Emerging AI adoption drives change in asset management in Asia

For all the excitement about artificial intelligence in asset management, AI adoption is relatively more nascent in Asia, according to panelists at Bloomberg’s Machine Learning Decoded 2017 conference which took place in Singapore, Hong Kong and Sydney.

One reason for this is quantitative strategies – the main focus for artificial intelligence in asset management – being far less prevalent in the region, where there is more of a focus on fundamental investing. Currently, only about one third of Asian institutions include quantitative investment strategies in their portfolios, according to a recent study by Greenwich Associates.

Two developments are taking place that will help push the adoption of AI past this nascent stage in Asia: AI will be applied to fundamental investing in a broader capacity as applications become more commonplace and affordable; and quant trading strategies will gain in popularity in the region. Investors, seeking to diversify into new sources of alpha with low correlation to fundamental managers, are keeping an eye on quant strategies as a solution.

“At this point, someone somewhere has automated every part of the investment process from alpha generating strategies to risk analysis. It behooves us to be aware of this dynamic and try to keep up with it,” Gary Kazantsev, Head of Machine Learning Engineering at Bloomberg, told attendees.

Augmenting core strengths

For now, asset management firms in Asia are slowly rolling out AI in niche applications that tend to fall into three categories: helping quant traders set up proprietary algorithms; helping fundamental managers incorporate more data and non-financial data into their analysis; and lastly helping IT and administrative staff spend less time on repetitive “janitorial” tasks.

One quantitative firm, for instance, is using AI to improve data capture and to help its fund managers extract more alpha from data. On the fundamental side, the firm is aggregating large data sets through a cognitive AI engine to deliver actionable investment insights to fund managers in its equities business. The firm is also using artificial intelligence to reduce various types of risk – reputational or cyber – and keep tabs on what traders are doing.

Firms are also using machine learning, a subset of artificial intelligence that focuses on giving computers the ability to learn, to come up with new investment ideas. One startup, for instance, created a tool that can digest data and act as an additional “vote” in investment decisions. On the administrative side, one firm is using machine learning to track funds and read through reports to identify red flags.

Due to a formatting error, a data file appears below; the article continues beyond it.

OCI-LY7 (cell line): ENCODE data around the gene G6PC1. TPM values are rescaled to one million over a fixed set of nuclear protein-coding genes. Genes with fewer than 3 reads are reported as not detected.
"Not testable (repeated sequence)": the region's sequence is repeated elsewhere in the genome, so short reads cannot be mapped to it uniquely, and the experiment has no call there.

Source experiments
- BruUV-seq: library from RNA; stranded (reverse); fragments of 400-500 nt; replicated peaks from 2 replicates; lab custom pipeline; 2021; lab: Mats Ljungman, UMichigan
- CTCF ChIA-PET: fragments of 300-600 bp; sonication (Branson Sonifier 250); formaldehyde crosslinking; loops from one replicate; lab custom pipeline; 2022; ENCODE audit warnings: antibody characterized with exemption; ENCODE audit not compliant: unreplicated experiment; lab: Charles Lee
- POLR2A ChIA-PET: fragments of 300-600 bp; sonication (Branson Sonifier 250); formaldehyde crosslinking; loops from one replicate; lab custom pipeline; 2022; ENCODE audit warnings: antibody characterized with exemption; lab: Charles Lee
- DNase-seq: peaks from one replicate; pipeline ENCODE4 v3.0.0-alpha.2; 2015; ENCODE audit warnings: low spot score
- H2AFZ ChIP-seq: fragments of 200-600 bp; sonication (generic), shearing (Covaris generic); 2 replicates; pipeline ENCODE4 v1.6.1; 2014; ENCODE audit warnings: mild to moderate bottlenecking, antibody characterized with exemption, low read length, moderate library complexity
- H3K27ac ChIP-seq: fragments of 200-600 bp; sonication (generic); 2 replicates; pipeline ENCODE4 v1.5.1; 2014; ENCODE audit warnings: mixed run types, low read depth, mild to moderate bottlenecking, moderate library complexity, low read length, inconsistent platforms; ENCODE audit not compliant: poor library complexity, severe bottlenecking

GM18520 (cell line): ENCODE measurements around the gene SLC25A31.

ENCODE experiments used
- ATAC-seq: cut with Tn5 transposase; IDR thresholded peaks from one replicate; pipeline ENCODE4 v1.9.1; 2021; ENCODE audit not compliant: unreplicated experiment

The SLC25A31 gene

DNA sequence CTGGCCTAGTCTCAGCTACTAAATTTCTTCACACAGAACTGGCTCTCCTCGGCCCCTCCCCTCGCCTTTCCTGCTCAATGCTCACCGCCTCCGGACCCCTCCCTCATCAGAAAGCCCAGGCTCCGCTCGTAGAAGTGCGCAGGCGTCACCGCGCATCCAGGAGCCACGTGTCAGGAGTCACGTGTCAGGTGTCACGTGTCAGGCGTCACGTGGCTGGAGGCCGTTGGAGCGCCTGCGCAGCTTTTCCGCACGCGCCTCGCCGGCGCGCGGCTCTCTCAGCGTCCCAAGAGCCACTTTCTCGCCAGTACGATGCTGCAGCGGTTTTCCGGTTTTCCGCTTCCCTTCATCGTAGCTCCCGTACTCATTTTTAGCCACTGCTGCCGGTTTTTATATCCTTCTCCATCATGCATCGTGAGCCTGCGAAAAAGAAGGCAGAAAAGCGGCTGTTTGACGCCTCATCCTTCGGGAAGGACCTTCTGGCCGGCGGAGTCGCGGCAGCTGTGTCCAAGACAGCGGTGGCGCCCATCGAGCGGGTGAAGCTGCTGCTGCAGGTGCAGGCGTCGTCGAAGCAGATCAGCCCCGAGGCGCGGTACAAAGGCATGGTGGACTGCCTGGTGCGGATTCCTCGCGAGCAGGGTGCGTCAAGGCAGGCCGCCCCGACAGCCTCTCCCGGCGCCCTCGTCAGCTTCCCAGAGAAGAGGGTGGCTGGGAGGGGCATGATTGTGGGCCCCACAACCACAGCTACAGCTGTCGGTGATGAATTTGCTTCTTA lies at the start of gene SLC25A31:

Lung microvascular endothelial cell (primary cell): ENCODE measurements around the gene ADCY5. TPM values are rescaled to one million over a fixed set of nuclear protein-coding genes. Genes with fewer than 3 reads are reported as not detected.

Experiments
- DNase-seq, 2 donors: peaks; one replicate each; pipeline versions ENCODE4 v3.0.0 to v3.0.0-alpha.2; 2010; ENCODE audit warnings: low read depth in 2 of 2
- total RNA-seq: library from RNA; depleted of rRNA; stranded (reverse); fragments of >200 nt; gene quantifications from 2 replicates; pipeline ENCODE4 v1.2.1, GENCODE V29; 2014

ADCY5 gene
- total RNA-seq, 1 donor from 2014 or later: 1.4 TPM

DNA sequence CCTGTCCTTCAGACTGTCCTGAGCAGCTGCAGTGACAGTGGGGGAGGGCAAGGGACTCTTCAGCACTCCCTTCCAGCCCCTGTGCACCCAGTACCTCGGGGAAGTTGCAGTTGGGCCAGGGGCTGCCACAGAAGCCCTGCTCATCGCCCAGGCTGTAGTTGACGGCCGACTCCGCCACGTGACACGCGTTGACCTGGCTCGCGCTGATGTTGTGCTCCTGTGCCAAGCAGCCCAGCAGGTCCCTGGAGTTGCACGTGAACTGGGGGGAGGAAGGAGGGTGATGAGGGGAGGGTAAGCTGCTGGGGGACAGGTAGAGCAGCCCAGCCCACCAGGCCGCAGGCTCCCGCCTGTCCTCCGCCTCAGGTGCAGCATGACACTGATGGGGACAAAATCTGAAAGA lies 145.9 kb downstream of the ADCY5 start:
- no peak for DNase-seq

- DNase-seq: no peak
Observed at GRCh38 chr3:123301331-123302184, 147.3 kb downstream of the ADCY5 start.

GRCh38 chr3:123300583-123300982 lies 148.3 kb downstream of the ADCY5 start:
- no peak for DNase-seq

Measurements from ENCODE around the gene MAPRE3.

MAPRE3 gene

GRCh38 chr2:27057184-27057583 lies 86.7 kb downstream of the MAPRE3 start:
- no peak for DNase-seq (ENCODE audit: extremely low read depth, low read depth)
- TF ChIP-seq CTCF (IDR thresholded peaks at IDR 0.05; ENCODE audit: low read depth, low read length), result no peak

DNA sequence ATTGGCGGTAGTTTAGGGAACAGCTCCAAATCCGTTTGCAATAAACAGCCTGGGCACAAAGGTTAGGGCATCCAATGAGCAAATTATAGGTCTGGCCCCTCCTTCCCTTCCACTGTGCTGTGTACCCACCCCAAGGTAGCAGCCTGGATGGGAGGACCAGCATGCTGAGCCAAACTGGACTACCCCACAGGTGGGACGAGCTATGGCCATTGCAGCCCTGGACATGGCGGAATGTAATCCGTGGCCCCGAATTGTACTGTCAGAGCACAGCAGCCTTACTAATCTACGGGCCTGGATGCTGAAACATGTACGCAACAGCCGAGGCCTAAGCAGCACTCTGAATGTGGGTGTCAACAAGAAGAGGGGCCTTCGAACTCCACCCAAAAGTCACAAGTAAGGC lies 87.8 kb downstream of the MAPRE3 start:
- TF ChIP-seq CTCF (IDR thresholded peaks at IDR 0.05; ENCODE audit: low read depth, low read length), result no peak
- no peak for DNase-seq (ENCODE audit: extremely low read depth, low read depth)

Bloomberg is introducing AI to make data more accessible; for instance, working on making unstructured data, such as data tables, digestible to machines and integrating natural language interfaces into search functions.

Leaping into data acquisition

In a rush to be ahead of the curve, many investment firms in the region are buying more data to use in AI or big data applications.

“Some people are buying a lot of data – not just quant funds but fundamental funds that have never touched quantitative strategies before – they are spending money and moving into big data,” Chauwei Yak, founding partner at GAO Capital said at the Machine Learning Decoded conference in Singapore.

Despite the flurry of activity, Yak said, there’s still much development to be done and firms are encouraged to examine how buying data can translate into higher earnings or a more accurate estimate of share prices.

Machine learning, in particular, sometimes leads to further investment insights, said Khoi Le Binh, Head of Global Quantitative Strategy Asia Pacific at Deutsche Bank, but “it’s no magic wand. Just because you have data or machine learning doesn’t mean you suddenly have a great model,” he reminded conference participants.

One consideration for firms that are looking to integrate big data and quant strategies is transparency. One of the difficulties of using artificial intelligence to find correlations or investment recommendations is a lack of transparency – it’s not always clear how or why a recommendation is made and correlations can be spurious. It’s going to be particularly important for managers to explain how artificial intelligence is being used in investing models.

Transparency and interpretability are particularly significant issues in Asia where investors can be a bit wary of “black box” strategies. A recent study by Greenwich Associates found that 45% of Asian institutional investors surveyed found quant strategies to be “too opaque” and would like managers to better explain their strategies. Bloomberg’s Event-Driven Feeds help build transparency into strategies by delivering real-time, machine-readable data for black box applications.

Interpretability, particularly as it applies to finance, is a key issue with machine learning, Bloomberg’s Kazantsev said, because some investors will want an understandable thesis, depending on the investor’s risk tolerance profile.

Artificial intelligence will have a widespread impact on the asset management industry, just as it is effecting change in other sectors, but firms in Asia are just starting to dip a toe into the possibilities. To fully take advantage of AI development, asset managers in Asia will need to assess the value of acquiring data and building transparency into their evolving strategies.

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